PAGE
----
Dog Salivary Tumor
Veterinarian Reviewed on March 29, 2014 by Dr. Janice Huntingford
Dog Salivary Tumor
Dogs have four pairs of salivary glands. These are the glands that are responsible for producing saliva in your dog’s mouth. Adenocarcinoma is the most common type of tumor. The mandibular gland is the usual location of these cancers. These tumors are rare in dogs. Older dogs are more commonly affected and metastasis can occur.
Signs and Symptoms
Symptoms vary from dog to dog. The usual symptoms are Dog Loss of Appetite which will result in Dog Weight Loss, Dog Bad Breath, your dog may also have problems swallowing and there will be swelling on the neck, ears, tongue or lip.
When the swelling or other symptoms occur, your veterinarian will perform a fine needle biopsy of the tumor. CT scans, MRI’s and x-rays are also used to determine the extent of the malignancy and determine if it has metastasized to other organs.
Nutritional support is vital with any dog that is suffering from cancer. Cancer can alter a dog’s metabolism, which can in turn cause weight loss. The tumor itself can create difficulty swallowing and chewing. Tumors can also cause changes in the digestive system. Pain can occur from the cancer and from the treatment. This can also cause a loss of appetite.
It will be necessary to consult with your veterinarian to design a specific Dog Cancer Diets for your pet. If your dog is having difficulty chewing and swallowing, a soft Dog Diet may have to be developed. Maintaining sufficient nutritional status will aid the immune system. Any cancer will compromise the immune system and often veterinarians will prescribe the use of food supplements such as vitamins and minerals. A soft diet that is easy to chew and easy to digest will aid your dog in its recovery.
All dogs will experience various levels of pain with Dog Cancer. Not only will they have pain from the tumors, but also from the Dog Cancer Chemotherapy or other treatments they may receive. Most vets will prescribe pain medicine before the Dog Pain occurs to keep your dog comfortable. It is a difficult time for both dogs and their owners.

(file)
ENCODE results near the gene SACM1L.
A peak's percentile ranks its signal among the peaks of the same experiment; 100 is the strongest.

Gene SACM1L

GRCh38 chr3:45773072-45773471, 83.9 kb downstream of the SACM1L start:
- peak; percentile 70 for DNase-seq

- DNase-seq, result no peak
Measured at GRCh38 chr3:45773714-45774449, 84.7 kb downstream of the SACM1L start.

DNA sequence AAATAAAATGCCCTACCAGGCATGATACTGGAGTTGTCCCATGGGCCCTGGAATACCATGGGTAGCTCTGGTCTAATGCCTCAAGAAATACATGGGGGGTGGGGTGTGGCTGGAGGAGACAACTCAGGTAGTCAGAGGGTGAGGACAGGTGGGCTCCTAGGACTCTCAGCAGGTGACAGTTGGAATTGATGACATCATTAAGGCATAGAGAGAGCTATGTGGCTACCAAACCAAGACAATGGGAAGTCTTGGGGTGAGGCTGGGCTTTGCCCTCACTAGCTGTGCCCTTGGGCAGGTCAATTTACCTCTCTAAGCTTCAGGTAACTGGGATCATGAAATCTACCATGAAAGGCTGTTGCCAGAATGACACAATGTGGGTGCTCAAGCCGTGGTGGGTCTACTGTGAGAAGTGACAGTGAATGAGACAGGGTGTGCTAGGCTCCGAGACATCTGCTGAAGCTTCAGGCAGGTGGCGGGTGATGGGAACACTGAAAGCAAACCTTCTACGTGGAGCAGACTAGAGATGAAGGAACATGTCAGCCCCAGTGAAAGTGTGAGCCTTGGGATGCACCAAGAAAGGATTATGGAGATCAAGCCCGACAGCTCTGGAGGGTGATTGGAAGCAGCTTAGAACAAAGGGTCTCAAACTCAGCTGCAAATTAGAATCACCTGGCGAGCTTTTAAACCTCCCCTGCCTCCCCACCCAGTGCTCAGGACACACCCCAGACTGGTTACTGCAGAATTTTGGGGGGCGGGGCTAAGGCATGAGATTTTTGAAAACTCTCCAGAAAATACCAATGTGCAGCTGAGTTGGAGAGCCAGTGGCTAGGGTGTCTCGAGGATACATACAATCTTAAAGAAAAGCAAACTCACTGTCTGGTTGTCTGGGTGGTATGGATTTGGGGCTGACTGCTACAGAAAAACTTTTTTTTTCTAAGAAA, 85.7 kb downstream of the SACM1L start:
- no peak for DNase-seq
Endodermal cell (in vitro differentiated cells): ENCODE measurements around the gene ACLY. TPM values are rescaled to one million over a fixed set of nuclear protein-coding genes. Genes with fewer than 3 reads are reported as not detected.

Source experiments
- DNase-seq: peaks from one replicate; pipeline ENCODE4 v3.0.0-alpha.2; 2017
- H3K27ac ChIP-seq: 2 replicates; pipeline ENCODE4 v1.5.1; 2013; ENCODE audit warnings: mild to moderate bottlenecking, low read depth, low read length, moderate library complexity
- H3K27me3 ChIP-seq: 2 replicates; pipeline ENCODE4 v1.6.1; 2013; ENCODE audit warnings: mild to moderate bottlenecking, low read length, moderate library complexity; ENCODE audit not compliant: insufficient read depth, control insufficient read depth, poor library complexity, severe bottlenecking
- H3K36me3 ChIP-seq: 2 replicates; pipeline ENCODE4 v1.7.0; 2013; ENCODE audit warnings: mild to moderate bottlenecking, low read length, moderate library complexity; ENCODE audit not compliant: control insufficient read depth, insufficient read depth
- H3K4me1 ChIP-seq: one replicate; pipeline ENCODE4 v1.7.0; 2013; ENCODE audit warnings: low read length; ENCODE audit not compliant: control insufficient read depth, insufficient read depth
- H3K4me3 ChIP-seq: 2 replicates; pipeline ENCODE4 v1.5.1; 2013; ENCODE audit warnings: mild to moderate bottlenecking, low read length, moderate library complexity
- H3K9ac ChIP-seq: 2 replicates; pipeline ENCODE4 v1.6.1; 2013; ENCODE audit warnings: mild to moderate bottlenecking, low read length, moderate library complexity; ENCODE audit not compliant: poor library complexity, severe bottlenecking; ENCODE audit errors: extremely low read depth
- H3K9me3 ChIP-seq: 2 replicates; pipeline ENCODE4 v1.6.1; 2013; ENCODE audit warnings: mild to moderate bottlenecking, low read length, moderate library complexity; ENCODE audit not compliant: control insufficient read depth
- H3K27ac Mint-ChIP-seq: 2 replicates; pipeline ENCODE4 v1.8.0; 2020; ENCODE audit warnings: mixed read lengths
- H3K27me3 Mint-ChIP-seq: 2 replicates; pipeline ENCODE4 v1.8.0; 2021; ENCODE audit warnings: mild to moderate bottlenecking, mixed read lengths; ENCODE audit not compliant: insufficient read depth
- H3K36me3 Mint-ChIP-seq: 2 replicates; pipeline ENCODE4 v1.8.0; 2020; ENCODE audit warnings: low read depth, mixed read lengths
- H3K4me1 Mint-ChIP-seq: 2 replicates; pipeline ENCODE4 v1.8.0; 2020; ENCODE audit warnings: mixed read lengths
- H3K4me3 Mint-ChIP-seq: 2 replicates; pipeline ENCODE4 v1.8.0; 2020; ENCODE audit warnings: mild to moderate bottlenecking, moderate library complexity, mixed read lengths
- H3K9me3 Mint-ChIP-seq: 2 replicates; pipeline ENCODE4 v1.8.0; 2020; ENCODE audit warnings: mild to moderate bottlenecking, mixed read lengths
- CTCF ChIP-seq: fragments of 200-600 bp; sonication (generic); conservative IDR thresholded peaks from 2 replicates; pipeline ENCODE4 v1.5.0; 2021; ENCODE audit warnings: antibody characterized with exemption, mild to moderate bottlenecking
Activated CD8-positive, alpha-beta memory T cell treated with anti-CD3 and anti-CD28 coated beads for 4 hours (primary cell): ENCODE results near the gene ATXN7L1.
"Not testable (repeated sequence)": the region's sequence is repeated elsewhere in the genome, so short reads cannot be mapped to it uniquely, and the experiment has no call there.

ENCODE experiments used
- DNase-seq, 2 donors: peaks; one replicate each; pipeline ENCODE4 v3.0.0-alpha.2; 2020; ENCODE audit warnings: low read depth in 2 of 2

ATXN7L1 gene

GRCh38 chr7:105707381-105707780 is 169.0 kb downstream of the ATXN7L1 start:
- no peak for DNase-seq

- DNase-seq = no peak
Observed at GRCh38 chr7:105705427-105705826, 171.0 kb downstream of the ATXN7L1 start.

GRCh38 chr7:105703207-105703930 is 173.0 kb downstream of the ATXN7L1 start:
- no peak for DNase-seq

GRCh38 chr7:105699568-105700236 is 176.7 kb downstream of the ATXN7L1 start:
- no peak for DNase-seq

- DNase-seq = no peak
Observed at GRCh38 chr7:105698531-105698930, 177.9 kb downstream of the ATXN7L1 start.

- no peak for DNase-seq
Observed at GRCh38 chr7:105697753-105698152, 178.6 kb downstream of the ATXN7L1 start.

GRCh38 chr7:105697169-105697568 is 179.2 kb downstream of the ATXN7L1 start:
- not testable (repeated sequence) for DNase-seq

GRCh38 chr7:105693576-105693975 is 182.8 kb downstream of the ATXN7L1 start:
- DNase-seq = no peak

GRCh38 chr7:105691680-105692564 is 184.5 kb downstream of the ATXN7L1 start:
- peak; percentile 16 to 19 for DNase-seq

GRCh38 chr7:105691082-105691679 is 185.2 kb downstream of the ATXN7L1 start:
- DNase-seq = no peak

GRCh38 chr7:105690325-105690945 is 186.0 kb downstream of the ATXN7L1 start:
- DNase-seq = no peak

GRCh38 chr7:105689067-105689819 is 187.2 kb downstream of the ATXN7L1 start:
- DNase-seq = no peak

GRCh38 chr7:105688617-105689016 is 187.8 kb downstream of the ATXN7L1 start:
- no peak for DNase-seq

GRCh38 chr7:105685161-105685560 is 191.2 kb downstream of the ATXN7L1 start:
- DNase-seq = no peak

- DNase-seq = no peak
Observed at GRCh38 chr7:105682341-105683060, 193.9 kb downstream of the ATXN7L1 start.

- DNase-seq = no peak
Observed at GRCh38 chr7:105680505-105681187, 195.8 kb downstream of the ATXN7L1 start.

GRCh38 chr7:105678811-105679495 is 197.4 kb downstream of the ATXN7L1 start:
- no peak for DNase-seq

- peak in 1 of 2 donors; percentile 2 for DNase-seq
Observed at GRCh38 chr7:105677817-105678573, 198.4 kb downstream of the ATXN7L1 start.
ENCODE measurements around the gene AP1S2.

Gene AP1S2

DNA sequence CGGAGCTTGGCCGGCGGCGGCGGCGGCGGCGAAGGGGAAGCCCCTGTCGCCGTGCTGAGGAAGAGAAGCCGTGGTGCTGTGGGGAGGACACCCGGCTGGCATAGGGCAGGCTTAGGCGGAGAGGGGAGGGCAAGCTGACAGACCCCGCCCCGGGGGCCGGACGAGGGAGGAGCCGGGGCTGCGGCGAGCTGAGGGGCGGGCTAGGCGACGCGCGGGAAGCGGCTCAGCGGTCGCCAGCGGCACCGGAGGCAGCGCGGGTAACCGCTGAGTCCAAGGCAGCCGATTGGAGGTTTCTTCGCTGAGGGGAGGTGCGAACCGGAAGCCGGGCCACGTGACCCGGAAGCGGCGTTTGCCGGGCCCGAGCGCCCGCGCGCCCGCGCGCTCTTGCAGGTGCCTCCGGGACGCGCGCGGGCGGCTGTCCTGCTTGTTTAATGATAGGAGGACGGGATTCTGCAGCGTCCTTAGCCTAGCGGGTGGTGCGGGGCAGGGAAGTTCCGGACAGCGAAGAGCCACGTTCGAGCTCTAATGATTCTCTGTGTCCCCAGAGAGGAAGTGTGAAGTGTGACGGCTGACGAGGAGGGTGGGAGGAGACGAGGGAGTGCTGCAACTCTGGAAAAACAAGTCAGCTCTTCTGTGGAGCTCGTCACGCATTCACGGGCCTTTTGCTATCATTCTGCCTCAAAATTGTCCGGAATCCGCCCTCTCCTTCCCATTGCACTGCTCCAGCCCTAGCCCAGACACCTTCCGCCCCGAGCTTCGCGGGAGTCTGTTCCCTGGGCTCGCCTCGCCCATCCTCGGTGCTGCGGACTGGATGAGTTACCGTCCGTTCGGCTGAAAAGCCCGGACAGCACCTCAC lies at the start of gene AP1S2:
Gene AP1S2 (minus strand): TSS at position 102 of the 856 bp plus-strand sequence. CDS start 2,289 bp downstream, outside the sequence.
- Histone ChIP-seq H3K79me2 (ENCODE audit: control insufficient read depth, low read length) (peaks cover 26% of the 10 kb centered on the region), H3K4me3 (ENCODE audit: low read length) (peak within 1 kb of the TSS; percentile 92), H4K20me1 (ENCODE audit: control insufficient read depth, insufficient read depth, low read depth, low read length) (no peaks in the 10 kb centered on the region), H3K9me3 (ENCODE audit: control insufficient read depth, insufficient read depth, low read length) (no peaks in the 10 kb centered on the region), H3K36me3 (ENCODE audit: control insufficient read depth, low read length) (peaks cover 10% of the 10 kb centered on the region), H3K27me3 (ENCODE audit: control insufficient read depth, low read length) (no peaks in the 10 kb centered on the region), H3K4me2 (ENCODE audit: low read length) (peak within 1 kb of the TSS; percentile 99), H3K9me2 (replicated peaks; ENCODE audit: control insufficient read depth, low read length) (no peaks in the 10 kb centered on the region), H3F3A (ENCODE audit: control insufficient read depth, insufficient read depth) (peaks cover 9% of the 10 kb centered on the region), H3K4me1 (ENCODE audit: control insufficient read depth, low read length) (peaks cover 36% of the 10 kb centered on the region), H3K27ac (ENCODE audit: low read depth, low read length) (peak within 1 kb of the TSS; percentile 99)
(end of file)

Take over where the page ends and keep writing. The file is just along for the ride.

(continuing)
The recommended treatment for salivary gland tumors is surgery. This may prove to be a difficult surgery because of the complicated anatomy of the glands. Survival time can be increased with surgery as the only course of treatment. There are no studies to promote the use of chemotherapy for salivary tumors.
There are some complications that may result from the surgery. Due to the complex anatomy of the head and mouth, there is a possibility of the parotid gland being removed. This is a gland that is over the ear. Removal can cause facial nerve deficits which can cause drooping, drooling or inability to blink. Removing the mandibular gland can injure tongue nerves.
There are no studies to accurately predict the prognosis associated with salivary gland tumors. So much depends on the degree of the tumors. If the cancer has metastasized to other organs the prognosis is very poor. If the cancer is caught during its early stages the prognosis is guarded, but still better than the more advanced cases.
Additional Dog Cancer Pages
Dog Cancer | Dog Skin Cancer | Dog Bladder Cancer | Dog Pancreatic Cancer | Dog Bone Cancer | Dog Cancer Prevention | Dog Cancer Diagnosis | Dog Lymphoma Cancer | Dog Gastric Cancer | Dog Mast Cell Tumors
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Janice Huntingford, DVM, has been in veterinary practice for over 30 years and has founded two veterinary clinics since receiving her Doctor of Veterinary Medicine at the Ontario Veterinary College, University of Guelph. She has studied extensively in both conventional and holistic modalities. Ask Dr. Jan